I was a big fan of Molly Knight’s reporting for ESPN during the Los Angeles Dodgers’ most fraught period, the McCourt era, in which the teams owners’ nasty divorce resulted in the club plunging into bankruptcy in 2011. When Knight announced that her first book would cover this strange saga (as well as the subsequent rescue and rebuild by the new ownership group), I pre-ordered immediately. This was in 2015.

After reading the first 100 pages, I realized these events were too fresh in my mind, the wounds still raw. I shelved it, electing to put some calendar distance between myself and the early years of this decade.

In October 2017 the Dodgers reached the World Series for the first time in my life. They didn’t win, but the experience was like the crest of a long-forming wave of my baseball fandom. I’ve grown a lot in the past several years, and much of that growth has been in the opposite direction of the tribalistic silliness of sports fandom. I understand now what I didn’t in my early 20’s: My happiness need not be dependant on the performance of twenty-five jocks dressed in blue and white pajamas.

It’s with this mindset that I reapproached this read. I enjoyed the nostalgia factor of reacquaintance with players like A.J. Ellis, Juan Uribe, Zack Greinke, and the young Yasiel Puig. I liked getting a behind-the-scenes glimpse at the interpersonal tension brewing beneath the surface. I felt I could relive the many disappointing defeats without channeling past feelings of unhappiness and sorrow. I’m a more analytical, clinical reader because I’m a more analytical, clinical sports fan.

The stories and the characters in this book are fascinating to me as a Dodgers fan. Whether they and the Dodgers’ plight would be of considerable interest to others, I’m not so sure. But I appreciate Knight’s insightful, caring approach because she gives everyone (or at least everyone who deserves it) a fair shake. She seeks to get to the root of psyches and behaviors, to reveal the footsteps that brought each player to the present moment. There’s an intriguing investigation of the fragility of major athletes’ egos; it’s not alway easy being the best.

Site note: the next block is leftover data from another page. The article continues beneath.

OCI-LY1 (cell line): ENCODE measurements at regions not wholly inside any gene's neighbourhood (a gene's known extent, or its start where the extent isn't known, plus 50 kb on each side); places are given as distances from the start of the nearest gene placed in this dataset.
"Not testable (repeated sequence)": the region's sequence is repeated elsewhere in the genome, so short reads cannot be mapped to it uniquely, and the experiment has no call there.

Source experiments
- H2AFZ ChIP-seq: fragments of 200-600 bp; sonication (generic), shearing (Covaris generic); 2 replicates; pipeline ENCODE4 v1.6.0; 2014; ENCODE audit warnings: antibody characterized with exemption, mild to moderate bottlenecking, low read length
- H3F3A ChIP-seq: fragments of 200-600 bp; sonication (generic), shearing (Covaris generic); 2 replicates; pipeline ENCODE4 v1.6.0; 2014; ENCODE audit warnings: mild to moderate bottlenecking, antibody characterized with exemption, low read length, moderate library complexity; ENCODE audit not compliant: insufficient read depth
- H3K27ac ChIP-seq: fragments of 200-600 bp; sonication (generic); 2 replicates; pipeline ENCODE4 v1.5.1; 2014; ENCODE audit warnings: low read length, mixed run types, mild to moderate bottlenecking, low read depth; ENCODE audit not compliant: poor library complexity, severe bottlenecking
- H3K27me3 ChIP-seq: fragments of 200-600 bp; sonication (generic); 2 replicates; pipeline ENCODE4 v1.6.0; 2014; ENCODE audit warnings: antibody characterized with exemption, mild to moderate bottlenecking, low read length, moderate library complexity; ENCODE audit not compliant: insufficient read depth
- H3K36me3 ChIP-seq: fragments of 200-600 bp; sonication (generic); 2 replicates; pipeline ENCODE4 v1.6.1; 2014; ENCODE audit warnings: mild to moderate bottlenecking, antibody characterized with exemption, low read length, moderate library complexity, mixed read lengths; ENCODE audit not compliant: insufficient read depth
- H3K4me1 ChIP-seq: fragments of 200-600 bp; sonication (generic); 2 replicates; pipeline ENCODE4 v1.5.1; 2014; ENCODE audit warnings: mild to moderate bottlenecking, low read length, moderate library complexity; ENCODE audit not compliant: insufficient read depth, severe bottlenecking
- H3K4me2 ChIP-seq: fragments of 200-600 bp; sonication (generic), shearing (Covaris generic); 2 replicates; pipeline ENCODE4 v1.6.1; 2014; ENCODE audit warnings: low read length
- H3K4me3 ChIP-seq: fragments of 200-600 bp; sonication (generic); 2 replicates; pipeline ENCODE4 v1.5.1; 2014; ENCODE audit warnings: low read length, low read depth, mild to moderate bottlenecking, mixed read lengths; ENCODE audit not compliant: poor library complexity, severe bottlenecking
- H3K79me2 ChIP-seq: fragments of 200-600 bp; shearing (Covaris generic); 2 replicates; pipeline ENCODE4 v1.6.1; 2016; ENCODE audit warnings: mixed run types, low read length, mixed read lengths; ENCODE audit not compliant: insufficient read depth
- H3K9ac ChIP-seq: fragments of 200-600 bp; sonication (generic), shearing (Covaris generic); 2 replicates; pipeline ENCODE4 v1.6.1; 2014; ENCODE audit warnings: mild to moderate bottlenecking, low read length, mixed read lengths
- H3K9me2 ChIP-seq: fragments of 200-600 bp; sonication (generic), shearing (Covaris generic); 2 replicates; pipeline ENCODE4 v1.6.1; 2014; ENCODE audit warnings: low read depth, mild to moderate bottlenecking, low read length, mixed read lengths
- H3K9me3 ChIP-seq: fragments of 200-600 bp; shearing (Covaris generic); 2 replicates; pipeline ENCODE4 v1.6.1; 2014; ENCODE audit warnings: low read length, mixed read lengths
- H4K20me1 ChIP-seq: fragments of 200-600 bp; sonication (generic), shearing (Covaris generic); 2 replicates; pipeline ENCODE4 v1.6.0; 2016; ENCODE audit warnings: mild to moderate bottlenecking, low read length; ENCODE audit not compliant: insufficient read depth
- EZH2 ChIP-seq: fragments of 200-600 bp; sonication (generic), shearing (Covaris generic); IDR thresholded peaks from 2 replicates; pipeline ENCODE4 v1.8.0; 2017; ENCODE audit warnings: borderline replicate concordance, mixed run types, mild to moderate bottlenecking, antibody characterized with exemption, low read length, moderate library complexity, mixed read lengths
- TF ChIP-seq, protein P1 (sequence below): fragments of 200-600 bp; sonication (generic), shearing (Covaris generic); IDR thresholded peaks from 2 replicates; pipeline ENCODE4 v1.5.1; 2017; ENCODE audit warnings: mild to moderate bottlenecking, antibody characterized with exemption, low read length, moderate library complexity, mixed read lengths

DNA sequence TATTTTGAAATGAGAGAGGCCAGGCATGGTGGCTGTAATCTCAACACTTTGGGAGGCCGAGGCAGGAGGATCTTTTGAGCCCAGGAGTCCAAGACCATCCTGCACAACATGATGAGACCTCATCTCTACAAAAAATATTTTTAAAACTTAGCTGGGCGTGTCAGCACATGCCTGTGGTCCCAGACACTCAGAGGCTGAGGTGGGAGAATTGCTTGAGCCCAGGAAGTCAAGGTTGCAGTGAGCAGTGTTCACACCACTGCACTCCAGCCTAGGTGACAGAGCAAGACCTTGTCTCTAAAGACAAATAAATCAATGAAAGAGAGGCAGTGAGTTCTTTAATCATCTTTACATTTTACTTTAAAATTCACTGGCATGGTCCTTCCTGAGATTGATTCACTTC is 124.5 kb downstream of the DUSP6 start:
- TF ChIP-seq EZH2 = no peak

T.B.T.M.C.B. is a cherished piece of sports writing mostly because of my emotional connection to the subject, if that makes sense. I benefited from the years away from the book and the reflective perspective I brought to picking it up again. Baseball and the Dodgers have long served as a vehicle for recreation, reflection, and distraction in my life. I’m grateful for that, as well as the ability to see it for what it really is.

10. Improvement by Joan Silber (Hardcover) (2017)

An enjoyable read about interconnected lives and how your actions or inactions can have far-ranging consequences for people you don’t even know.

Silber’s prose reads at a brisk pace; it never droops or plods. She structures the book in a way that allows us the opportunity to get to know an eclectic cast of characters. There’s a lot of delightful dramatic irony as characters come and go throughout the story.

It’s a clever thing how simply the book reads (it’s neither long or complicated) but the more I think about it, the more I realize what was bubbling beneath the surface.

11. Das Reboot: How German Football Reinvented Itself and Conquered the World by Raphael Honigstein (E-Book) (2015)

Really terrific. I’m amazed how Honigstein manages to pack so much into this book. He highlights each of the essential characters, explores the process by which German football underwent its major reconstruction, and utilizes a nonlinear means of narrative to link all sorts of different threads to the core story. I can only imagine what his outlining must have looked like.

Perhaps most interesting to me was the ways in which conservative traditionalists attempted to sabotage the reformers every step of the way, but how these people with new methods and ideas managed to overcome that inertia to drag an obdurate nation into the 21st century. Sports can be relatively low stakes, but they have the ability to teach us lessons that can be transmuted into a plan for spurring radical change in higher stakes arenas: government, communities, etc. It’s a fascinating blueprint.